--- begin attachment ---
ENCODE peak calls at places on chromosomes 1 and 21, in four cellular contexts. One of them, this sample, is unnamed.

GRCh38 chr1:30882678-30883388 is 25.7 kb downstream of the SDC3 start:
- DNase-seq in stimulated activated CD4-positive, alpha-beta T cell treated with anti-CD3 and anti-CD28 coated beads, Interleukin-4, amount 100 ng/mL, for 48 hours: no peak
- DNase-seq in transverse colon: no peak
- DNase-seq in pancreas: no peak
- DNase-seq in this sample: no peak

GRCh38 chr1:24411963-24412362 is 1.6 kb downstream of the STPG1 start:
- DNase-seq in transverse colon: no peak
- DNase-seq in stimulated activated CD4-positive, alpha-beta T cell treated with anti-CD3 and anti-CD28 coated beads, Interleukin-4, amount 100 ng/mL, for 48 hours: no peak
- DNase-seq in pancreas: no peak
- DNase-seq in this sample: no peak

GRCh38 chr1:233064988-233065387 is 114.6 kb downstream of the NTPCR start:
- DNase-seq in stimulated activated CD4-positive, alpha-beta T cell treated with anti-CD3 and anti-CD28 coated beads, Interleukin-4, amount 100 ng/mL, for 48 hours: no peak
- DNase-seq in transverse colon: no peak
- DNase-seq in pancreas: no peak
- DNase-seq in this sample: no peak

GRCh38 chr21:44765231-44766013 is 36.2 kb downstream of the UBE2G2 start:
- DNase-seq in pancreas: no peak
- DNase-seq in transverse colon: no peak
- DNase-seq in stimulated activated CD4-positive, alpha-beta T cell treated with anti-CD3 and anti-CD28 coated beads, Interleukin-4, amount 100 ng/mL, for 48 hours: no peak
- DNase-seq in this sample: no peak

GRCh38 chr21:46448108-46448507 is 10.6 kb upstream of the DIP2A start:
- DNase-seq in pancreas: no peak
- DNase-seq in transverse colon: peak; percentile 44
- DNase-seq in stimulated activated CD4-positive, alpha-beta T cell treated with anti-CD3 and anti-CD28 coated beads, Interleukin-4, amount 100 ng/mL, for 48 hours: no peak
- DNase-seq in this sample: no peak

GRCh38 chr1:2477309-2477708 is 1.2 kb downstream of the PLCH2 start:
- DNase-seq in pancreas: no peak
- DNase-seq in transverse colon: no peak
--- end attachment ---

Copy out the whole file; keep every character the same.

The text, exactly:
ENCODE peak calls at places on chromosomes 1 and 21, in four cellular contexts. One of them, this sample, is unnamed.

GRCh38 chr1:30882678-30883388 is 25.7 kb downstream of the SDC3 start:
- DNase-seq in stimulated activated CD4-positive, alpha-beta T cell treated with anti-CD3 and anti-CD28 coated beads, Interleukin-4, amount 100 ng/mL, for 48 hours: no peak
- DNase-seq in transverse colon: no peak
- DNase-seq in pancreas: no peak
- DNase-seq in this sample: no peak

GRCh38 chr1:24411963-24412362 is 1.6 kb downstream of the STPG1 start:
- DNase-seq in transverse colon: no peak
- DNase-seq in stimulated activated CD4-positive, alpha-beta T cell treated with anti-CD3 and anti-CD28 coated beads, Interleukin-4, amount 100 ng/mL, for 48 hours: no peak
- DNase-seq in pancreas: no peak
- DNase-seq in this sample: no peak

GRCh38 chr1:233064988-233065387 is 114.6 kb downstream of the NTPCR start:
- DNase-seq in stimulated activated CD4-positive, alpha-beta T cell treated with anti-CD3 and anti-CD28 coated beads, Interleukin-4, amount 100 ng/mL, for 48 hours: no peak
- DNase-seq in transverse colon: no peak
- DNase-seq in pancreas: no peak
- DNase-seq in this sample: no peak

GRCh38 chr21:44765231-44766013 is 36.2 kb downstream of the UBE2G2 start:
- DNase-seq in pancreas: no peak
- DNase-seq in transverse colon: no peak
- DNase-seq in stimulated activated CD4-positive, alpha-beta T cell treated with anti-CD3 and anti-CD28 coated beads, Interleukin-4, amount 100 ng/mL, for 48 hours: no peak
- DNase-seq in this sample: no peak

GRCh38 chr21:46448108-46448507 is 10.6 kb upstream of the DIP2A start:
- DNase-seq in pancreas: no peak
- DNase-seq in transverse colon: peak; percentile 44
- DNase-seq in stimulated activated CD4-positive, alpha-beta T cell treated with anti-CD3 and anti-CD28 coated beads, Interleukin-4, amount 100 ng/mL, for 48 hours: no peak
- DNase-seq in this sample: no peak

GRCh38 chr1:2477309-2477708 is 1.2 kb downstream of the PLCH2 start:
- DNase-seq in pancreas: no peak
- DNase-seq in transverse colon: no peak